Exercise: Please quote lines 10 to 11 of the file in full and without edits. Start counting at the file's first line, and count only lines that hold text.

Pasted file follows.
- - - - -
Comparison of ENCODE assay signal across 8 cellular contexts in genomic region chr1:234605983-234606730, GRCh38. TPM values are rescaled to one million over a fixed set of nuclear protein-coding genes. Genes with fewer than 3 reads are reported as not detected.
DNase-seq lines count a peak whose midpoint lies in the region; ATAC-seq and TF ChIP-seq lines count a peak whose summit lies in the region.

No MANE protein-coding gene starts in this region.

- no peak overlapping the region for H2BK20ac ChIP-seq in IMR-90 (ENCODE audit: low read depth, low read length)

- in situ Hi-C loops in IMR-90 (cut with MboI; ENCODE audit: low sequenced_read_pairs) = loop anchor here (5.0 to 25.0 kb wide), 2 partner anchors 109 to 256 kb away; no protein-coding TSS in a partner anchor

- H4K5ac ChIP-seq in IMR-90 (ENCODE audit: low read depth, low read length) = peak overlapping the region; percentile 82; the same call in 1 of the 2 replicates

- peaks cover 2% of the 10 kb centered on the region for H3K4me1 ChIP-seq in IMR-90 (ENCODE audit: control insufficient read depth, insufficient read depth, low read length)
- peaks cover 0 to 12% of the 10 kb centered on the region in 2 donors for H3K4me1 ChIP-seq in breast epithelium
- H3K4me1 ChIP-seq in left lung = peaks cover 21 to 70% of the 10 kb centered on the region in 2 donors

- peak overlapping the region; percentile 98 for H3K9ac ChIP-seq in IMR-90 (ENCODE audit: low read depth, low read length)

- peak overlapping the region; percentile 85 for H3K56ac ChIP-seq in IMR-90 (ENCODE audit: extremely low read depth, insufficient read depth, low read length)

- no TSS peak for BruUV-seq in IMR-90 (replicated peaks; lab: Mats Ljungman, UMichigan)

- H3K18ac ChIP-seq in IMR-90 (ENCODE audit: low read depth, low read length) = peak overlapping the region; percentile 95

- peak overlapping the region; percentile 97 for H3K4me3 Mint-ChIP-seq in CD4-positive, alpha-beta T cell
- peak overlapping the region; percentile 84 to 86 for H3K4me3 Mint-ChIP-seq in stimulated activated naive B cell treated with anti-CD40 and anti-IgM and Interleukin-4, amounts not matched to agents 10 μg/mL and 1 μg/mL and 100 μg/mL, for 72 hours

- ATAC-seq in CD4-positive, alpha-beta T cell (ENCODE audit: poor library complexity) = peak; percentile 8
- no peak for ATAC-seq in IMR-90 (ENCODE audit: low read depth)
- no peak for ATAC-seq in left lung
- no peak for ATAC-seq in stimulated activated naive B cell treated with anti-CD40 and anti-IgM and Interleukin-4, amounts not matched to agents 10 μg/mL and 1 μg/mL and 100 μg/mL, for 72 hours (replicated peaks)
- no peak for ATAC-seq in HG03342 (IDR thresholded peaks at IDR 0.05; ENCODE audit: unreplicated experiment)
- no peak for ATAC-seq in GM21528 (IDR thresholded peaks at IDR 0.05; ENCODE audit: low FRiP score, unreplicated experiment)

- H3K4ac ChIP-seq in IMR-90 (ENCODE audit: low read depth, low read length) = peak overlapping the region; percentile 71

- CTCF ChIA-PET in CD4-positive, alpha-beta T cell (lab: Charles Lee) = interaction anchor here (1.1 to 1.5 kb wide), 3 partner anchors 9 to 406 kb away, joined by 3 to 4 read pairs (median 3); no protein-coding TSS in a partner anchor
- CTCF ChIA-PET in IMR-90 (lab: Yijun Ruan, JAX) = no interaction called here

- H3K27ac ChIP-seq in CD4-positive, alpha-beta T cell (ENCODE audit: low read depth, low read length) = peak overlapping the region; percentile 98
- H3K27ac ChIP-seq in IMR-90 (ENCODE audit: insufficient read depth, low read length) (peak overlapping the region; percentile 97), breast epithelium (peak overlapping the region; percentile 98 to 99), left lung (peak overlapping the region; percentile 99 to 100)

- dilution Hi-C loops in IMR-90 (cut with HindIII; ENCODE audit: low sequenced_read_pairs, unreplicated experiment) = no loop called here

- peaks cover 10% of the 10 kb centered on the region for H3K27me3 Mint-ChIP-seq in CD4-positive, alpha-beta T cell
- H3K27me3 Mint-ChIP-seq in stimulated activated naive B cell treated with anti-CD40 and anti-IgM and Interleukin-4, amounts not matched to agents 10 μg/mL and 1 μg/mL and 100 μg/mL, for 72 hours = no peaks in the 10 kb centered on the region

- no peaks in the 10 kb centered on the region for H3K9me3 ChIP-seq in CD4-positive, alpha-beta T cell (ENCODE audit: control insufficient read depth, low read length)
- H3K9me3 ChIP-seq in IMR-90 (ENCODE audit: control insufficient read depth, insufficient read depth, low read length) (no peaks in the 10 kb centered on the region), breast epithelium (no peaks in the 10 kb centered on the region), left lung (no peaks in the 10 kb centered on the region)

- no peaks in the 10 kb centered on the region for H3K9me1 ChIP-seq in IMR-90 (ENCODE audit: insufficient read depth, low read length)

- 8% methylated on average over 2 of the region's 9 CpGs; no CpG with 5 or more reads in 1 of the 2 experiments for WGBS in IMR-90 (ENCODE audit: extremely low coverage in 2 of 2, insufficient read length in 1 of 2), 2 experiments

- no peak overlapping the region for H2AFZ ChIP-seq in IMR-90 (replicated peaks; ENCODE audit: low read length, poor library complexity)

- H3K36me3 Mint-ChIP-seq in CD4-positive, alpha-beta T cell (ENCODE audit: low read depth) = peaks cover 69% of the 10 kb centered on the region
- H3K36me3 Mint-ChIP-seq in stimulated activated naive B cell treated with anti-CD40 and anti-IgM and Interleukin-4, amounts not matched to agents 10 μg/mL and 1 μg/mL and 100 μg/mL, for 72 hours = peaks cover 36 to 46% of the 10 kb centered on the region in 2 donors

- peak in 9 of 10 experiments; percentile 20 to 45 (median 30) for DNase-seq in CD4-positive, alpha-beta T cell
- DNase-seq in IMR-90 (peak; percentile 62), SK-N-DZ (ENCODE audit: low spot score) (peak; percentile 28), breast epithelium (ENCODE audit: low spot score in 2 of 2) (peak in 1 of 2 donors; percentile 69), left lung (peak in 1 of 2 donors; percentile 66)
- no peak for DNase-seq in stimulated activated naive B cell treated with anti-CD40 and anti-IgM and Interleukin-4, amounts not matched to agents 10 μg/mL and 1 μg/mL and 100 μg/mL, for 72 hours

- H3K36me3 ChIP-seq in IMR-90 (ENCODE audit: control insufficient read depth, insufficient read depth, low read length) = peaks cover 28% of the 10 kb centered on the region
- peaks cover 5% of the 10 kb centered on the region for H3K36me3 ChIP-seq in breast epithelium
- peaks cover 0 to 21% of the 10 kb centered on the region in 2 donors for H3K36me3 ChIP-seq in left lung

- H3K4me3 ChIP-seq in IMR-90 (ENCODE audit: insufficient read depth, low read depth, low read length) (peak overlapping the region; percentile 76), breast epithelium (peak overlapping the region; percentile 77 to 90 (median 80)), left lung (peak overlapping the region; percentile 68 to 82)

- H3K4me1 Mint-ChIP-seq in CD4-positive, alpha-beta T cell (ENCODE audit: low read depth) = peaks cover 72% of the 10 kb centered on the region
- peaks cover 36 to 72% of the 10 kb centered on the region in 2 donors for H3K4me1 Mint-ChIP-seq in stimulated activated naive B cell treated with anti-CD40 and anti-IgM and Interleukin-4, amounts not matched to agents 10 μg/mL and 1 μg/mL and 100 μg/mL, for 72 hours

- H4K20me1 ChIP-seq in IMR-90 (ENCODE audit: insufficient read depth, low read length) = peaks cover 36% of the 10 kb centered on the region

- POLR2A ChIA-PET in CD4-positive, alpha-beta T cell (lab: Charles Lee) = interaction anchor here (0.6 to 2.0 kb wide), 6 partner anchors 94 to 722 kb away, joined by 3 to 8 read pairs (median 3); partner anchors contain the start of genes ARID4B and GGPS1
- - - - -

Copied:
- peak overlapping the region; percentile 98 for H3K9ac ChIP-seq in IMR-90 (ENCODE audit: low read depth, low read length)

- peak overlapping the region; percentile 85 for H3K56ac ChIP-seq in IMR-90 (ENCODE audit: extremely low read depth, insufficient read depth, low read length)